I have been thinking about water. It is a basic necessity, something most of us take for granted and never think twice about. When we leave Kampala and enter the Great Shiny West, one of the strangest things at first is the ability to turn on the tap and drink the water. Over there in the land of Evian, Perrier and Badoit people often choose not to the drink the tap water, asking instead for a pricy bottle of imported water. I hear that in some New York establishments there even exists a Water Sommelier. From the ridiculous to the sublime I watch young girls carry heavy water with such grace.
We buy water in large bottles and have a water dispenser in the kitchen, not only for drinking but also for filling kettles, cooking rice and vegetables and occasionally even washing fruit. It is not an extravagance but a necessity and I miss the ease of simply turning a tap. And yet how lucky we are. Each afternoon as we drive home from school the sun catches the brilliant yellow of the Jerry Cans that are carried by young girls. They walk to a pipe that runs along a long hill and take turns to fill and carry their water home for the evening and the next day. This water will suffice for washing themselves, their clothes, the dishes; for cooking and drinking. And it still needs to be boiled once they get it home.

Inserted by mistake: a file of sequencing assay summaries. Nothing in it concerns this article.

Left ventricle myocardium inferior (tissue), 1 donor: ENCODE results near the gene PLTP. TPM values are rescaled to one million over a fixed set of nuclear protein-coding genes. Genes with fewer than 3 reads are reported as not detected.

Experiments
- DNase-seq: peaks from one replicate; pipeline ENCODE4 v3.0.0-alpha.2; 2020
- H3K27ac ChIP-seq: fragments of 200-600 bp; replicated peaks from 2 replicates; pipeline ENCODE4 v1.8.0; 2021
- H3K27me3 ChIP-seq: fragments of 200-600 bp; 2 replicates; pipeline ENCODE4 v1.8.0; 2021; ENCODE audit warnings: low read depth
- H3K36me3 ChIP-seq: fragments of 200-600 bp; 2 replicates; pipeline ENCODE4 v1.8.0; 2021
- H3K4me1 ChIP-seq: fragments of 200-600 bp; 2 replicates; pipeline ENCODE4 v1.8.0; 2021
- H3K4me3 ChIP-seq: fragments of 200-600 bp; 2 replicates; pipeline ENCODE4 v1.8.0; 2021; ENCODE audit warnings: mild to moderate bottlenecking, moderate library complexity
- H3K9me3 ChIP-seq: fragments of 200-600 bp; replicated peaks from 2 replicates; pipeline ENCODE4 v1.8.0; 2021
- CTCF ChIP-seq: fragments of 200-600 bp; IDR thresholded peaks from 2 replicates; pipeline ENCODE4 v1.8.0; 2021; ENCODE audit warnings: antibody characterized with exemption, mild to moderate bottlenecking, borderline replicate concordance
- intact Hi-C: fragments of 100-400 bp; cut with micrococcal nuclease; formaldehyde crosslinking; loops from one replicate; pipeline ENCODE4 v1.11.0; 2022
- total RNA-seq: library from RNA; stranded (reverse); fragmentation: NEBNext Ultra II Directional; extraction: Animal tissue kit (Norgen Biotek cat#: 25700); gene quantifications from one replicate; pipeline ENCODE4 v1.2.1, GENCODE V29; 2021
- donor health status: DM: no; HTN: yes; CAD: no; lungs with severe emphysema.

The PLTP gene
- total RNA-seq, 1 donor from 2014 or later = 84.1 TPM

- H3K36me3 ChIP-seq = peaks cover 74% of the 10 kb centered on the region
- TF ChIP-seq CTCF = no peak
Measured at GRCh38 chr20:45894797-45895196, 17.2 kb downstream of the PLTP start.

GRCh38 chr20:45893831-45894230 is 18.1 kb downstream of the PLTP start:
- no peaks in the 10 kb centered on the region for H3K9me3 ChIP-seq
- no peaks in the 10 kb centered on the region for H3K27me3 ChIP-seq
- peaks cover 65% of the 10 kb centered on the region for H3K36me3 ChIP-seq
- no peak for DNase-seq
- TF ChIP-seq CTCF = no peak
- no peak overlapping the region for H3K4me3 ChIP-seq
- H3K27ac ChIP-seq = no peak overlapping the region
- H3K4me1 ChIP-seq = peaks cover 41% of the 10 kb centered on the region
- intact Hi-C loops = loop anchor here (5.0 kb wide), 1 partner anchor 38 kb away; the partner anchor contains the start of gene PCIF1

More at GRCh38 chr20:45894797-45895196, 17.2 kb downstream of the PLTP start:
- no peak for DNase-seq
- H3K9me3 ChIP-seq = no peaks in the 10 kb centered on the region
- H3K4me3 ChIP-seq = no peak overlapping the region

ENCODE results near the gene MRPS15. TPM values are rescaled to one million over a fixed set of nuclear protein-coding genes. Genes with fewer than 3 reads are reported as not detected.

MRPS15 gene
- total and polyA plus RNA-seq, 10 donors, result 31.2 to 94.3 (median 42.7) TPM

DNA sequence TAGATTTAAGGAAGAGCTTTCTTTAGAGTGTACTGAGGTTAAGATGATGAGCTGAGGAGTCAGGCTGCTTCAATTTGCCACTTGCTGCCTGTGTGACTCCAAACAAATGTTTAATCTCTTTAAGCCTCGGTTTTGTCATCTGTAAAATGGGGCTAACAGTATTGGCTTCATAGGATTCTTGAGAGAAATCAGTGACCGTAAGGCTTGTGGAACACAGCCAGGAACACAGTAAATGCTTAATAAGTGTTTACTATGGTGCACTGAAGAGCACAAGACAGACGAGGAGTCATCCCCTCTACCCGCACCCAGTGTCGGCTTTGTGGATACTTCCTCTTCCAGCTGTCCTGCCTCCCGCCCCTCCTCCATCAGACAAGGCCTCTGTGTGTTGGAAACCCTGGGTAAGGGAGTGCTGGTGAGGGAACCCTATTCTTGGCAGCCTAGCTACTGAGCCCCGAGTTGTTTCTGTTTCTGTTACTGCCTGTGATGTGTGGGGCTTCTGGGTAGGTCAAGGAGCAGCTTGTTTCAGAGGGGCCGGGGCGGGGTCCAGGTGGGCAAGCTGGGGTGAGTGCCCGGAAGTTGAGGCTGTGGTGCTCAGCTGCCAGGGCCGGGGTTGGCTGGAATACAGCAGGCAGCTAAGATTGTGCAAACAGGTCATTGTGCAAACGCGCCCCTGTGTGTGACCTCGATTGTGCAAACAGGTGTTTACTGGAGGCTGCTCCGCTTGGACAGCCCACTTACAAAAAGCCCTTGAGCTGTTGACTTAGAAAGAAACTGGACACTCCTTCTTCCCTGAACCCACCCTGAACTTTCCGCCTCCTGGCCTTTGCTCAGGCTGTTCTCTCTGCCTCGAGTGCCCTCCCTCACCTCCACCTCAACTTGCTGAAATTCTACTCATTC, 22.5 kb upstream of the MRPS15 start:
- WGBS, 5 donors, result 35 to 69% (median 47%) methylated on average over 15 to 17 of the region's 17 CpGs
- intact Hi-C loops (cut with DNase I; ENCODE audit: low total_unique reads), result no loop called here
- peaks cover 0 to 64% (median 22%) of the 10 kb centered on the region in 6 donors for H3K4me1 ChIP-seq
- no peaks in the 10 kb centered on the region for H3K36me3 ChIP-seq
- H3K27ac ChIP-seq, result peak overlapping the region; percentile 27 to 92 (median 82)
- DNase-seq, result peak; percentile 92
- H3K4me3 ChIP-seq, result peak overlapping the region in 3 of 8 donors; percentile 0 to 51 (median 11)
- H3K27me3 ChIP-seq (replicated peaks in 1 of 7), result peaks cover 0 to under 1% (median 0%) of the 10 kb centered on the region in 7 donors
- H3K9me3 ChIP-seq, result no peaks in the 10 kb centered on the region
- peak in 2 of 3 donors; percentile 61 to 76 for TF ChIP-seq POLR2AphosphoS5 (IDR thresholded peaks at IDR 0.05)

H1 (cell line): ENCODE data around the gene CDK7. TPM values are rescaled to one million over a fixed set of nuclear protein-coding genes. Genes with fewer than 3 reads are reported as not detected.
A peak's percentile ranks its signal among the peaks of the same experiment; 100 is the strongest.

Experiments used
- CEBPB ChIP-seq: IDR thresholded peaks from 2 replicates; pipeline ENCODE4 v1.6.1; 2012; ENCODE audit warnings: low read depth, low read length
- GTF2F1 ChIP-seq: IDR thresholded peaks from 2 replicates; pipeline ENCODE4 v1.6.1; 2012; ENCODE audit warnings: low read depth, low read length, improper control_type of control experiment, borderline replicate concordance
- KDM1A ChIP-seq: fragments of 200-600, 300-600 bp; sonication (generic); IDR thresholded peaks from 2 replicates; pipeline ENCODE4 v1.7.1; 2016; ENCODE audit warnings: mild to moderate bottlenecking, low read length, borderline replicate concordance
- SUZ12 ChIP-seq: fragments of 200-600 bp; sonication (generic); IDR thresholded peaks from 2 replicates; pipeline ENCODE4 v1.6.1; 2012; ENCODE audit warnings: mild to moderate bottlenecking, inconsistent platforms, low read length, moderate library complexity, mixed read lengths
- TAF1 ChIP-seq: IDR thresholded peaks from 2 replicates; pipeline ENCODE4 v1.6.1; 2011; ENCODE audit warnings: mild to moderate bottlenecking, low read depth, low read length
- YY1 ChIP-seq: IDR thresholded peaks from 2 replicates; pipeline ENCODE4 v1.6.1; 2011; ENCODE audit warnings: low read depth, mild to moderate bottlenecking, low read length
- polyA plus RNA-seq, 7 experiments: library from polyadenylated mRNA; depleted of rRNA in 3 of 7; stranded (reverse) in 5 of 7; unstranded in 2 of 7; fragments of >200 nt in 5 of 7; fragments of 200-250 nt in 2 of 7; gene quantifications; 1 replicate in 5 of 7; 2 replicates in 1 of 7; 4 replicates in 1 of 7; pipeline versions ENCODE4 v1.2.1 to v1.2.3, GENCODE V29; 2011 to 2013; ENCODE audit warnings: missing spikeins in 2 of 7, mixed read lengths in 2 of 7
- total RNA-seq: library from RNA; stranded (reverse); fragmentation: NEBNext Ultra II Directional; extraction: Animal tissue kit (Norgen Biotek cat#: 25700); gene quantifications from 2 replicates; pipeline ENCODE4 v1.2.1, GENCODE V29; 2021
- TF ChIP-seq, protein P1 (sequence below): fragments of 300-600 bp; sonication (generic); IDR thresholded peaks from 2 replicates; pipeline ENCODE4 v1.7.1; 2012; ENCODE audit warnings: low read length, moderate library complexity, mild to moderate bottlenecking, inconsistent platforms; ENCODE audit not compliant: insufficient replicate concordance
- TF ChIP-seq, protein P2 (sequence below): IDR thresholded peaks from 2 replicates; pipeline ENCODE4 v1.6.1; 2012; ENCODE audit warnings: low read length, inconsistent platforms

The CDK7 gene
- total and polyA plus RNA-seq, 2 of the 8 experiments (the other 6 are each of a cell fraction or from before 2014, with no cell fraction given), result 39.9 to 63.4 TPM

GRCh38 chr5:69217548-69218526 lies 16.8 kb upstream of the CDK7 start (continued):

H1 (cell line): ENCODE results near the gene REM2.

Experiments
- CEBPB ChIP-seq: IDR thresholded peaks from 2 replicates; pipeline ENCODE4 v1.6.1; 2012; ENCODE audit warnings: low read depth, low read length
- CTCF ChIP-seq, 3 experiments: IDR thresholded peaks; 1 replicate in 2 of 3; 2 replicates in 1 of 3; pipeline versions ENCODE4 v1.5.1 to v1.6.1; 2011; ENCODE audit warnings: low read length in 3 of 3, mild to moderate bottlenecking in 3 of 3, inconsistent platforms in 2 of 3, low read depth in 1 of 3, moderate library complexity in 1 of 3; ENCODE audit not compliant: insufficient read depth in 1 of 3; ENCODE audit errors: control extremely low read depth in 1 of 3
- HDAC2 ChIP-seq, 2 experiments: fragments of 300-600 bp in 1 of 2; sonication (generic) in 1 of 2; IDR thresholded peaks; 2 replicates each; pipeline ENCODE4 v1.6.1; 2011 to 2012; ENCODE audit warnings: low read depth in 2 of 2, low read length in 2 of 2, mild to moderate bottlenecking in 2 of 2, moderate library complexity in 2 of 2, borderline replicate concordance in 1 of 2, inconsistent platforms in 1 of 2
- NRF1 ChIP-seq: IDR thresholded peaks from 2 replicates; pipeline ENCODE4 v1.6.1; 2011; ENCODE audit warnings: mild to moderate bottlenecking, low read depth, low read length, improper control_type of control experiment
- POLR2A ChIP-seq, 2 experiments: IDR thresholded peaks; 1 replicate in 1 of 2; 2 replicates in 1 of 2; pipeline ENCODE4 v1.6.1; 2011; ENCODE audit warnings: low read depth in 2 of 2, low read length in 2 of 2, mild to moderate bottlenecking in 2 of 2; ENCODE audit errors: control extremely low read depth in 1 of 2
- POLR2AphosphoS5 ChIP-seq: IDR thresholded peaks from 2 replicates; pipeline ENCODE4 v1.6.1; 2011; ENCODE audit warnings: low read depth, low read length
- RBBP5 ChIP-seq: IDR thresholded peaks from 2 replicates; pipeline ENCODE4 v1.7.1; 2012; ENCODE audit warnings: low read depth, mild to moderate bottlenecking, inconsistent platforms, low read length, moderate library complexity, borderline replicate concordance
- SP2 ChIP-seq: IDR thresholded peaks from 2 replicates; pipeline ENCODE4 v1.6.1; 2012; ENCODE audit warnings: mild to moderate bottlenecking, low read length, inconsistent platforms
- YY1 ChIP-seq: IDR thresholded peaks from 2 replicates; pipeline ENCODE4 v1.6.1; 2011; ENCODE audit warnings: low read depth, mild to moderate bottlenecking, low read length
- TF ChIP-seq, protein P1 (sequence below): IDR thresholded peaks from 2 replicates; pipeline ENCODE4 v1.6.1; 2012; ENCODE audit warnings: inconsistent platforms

Puts a dripping tap in London into perspective.